Hamlet Act 2 & 3: Spot Passages

Denmark’s a prison. Hamlet to Rosencrantz and GuildensternHamlet feels that he is unable to escape the pressures of Denmark. He is alone, and many things happen that affect his life. He feels a sense of powerlessness over his own life.
I am but mad north-north-west. When the wind is southerly, I know a hawk from a handsaw. Hamlet to Rosencrantz and GuildensternHamlet admits that his madness is feigned and that he is using it when it is convenient and suits his purposes.
Haply he is the second time come to them, for they say an old man is twice a child. Rosencrantz to HamletA comment on the mental state and tediousness of Polonius, especially demonstrating the childlike indulgence that he expects from people during his ramblings.
This is most brave, / That I, the son of a dear father murdered, / Prompted to my revenge by heaven and hell, / Must, like a *****, unpack my heart with words / And fall a-cursing like a very drab / A scullion! Hamlet to himself or as an asideThis shows Hamlet berating himself for his failure to act swiftly in avenging his father’s death, obvious evidence of his tragic flaw: procrastination.
The spirit that I have seen / May be a devil, and the devil hath power / T’ assume a pleasing shape; yea, and perhaps, / Out of my weakness and my melancholy, / As he is very potent with such spirits, / Abuses me to damn me. I’ll have grounds / More relative than this. The play’s the thing / Wherein I’ll catch the conscience of the King. Hamlet to himself or as an asideHamlet shows further hesitation, this time citing the need for proof that what the ghost says is true.
We are oft to blame in this / (‘Tis too much proved), that with devotion’s visage / And pious action we do sugar o’er / The devil himself. Polonius to OpheliaThis is a comment that often people who seem to be devout in their beliefs and actions are hypocritical and hide devious or evil intentions. This is apparent in Claudius’s actions, though Polonius is oblivious to this fact.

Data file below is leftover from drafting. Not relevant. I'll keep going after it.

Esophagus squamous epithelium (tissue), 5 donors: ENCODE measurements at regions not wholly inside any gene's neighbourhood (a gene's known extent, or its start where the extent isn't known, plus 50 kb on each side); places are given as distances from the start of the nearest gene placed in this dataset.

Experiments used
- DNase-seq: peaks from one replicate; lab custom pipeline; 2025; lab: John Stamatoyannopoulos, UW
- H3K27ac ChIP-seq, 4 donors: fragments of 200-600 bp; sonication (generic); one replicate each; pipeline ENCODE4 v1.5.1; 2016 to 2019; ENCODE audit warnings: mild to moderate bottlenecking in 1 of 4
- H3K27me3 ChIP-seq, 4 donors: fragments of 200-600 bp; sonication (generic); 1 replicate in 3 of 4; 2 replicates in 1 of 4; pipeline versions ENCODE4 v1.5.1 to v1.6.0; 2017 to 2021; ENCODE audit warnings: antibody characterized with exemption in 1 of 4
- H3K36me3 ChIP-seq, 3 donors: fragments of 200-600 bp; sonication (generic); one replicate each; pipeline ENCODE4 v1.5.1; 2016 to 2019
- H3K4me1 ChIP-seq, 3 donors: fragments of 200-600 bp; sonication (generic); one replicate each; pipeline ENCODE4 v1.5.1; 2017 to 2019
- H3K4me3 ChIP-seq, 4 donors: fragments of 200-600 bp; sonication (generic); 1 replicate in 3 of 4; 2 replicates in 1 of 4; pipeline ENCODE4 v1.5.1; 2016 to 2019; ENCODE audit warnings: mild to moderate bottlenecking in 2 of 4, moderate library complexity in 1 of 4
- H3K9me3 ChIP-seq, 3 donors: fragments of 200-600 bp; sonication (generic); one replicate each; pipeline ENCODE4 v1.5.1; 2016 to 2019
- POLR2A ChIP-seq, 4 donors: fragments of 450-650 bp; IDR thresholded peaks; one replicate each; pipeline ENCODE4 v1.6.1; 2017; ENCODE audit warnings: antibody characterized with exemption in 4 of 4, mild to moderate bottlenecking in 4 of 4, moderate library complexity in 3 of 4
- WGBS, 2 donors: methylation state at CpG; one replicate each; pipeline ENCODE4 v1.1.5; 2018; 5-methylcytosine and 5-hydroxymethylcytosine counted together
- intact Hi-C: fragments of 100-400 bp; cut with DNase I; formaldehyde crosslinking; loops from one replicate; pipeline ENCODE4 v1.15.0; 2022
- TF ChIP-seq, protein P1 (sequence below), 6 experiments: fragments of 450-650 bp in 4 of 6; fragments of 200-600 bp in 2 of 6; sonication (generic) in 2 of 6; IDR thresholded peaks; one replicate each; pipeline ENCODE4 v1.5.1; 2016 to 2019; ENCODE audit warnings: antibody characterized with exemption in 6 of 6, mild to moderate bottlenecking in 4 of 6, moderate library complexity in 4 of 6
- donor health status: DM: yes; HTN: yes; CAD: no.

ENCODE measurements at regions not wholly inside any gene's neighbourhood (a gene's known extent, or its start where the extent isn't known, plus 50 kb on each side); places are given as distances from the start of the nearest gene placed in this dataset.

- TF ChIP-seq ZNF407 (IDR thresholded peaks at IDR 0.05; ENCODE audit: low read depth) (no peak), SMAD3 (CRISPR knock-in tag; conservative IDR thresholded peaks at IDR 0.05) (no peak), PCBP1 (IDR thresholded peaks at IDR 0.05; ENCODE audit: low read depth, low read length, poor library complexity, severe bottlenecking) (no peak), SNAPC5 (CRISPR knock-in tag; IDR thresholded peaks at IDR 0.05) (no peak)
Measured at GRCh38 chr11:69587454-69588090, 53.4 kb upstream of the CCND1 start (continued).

The harlot’s cheek beautied with plast’ring art / Is not more ugly to the thing that helps it / Than is my deed to my most painted word. Claudius to himself or as an asideClaudius is admitting his guilt to the auidence and stresses the point that he has masked his deeds with his words, which he further admits does nothing to change the evil nature of them.
Rich gifts wax poor when givers prove unkind. Ophelia to HamletPoor treatment cheapens the value of sentimental objects. Though she returns the remembrances because she is playing the role of the dutiful daughter, her words ring true.
We are arrant knaves all; believe none of us. Hamlet to OpheliaIn Hamlet’s apparent anger, he denounces all men. One might question if there is a hidden message to her about his feigned madness.
The lady doth protest too much, methinks. Gertrude to HamletThis demonstrates irony in that Gertrude comments on the player queen’s falseness in her love of the player king when this was reality for her own situation with her late husband.
‘Sblood, do you think I am easier to be played on than a pipe? Call me what instrument you will, though you can fret me, you cannot play upon me. Hamlet to Rosencrantz and GuildensternThis demonstrates Hamlet’s outrage at feeling as though he is being manipulated or played upon by even those people that he should be able to trust but have shifted their loyalties to Claudius.
I will speak daggers to her, but use none. / My tongue and soul in this be hypocrites: / How in my words somever she be shent, / To give them seals never, my soul, consent. Hamlet to himself or as an asideHamlet is frustrated that his words and actions cannot be congruent to his feelings about his mother.
My words fly up, my thoughts remain below; / Words without thoughts never to heaven go. Claudius to himself or as an asideClaudius desires forgiveness, but he is not truly regretful of his actions because he would not take them back given the opportunity. This is reflected in his inability to pray.
Arm you, I pray you, to this speedy voyage, / For we will fetters put about this fear, / Which now goes too free-footed. Claudius to Rosencrantz and GuildensternAs he speaks with Rosencrantz and Guildenstern, Claudius is showing a newfound urgency when it comes to dealing with Hamlet as he fears Hamlet’s madness and is suspicious of his motives.

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